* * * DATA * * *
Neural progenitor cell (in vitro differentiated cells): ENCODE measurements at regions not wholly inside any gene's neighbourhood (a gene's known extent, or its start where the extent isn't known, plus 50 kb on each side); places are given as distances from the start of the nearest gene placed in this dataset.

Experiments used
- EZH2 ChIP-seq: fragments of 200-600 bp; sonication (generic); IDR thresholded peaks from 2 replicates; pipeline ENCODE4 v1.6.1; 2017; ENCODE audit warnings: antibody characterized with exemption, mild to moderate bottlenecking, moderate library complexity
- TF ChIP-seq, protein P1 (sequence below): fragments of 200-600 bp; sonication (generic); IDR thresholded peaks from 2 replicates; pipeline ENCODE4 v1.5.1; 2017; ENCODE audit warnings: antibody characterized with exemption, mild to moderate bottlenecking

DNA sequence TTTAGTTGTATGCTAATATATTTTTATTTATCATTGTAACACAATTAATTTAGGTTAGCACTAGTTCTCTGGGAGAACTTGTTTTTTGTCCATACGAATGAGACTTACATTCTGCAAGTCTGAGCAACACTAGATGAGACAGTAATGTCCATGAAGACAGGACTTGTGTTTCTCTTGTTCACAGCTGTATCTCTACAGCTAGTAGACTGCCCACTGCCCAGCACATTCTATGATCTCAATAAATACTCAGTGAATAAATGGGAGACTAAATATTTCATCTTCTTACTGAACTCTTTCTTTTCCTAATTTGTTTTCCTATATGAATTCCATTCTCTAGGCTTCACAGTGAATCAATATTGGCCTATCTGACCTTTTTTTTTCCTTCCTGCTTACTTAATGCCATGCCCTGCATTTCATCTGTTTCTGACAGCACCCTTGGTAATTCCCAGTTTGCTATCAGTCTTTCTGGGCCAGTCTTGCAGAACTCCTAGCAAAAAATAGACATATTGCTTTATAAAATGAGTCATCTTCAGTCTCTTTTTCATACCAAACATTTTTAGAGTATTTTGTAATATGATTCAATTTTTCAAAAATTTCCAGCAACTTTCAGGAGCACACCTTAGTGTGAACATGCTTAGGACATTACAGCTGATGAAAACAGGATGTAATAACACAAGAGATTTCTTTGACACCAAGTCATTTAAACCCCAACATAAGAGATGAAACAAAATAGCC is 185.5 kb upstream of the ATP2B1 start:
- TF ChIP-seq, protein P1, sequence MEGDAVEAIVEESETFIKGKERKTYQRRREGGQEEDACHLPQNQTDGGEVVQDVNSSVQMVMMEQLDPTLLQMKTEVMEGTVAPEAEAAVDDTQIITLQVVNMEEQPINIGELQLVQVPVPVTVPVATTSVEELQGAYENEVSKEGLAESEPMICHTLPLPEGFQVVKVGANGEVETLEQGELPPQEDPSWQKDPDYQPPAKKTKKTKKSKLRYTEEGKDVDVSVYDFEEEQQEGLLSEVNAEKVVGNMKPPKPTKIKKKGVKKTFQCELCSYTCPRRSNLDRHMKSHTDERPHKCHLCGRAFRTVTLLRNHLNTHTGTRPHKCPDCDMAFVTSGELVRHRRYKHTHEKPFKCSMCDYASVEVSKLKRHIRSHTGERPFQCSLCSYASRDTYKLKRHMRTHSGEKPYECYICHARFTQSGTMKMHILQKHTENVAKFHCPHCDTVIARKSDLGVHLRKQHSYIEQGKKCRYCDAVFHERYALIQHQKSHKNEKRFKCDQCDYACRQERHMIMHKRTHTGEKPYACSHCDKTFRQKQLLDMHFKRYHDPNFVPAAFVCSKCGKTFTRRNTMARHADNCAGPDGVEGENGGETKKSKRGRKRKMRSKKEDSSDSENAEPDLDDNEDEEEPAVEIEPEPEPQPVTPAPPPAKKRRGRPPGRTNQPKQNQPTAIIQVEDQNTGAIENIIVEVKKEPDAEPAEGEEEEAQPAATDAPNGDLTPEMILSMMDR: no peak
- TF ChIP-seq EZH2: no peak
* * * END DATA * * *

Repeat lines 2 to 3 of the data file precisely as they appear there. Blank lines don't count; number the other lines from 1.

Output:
Experiments used
- EZH2 ChIP-seq: fragments of 200-600 bp; sonication (generic); IDR thresholded peaks from 2 replicates; pipeline ENCODE4 v1.6.1; 2017; ENCODE audit warnings: antibody characterized with exemption, mild to moderate bottlenecking, moderate library complexity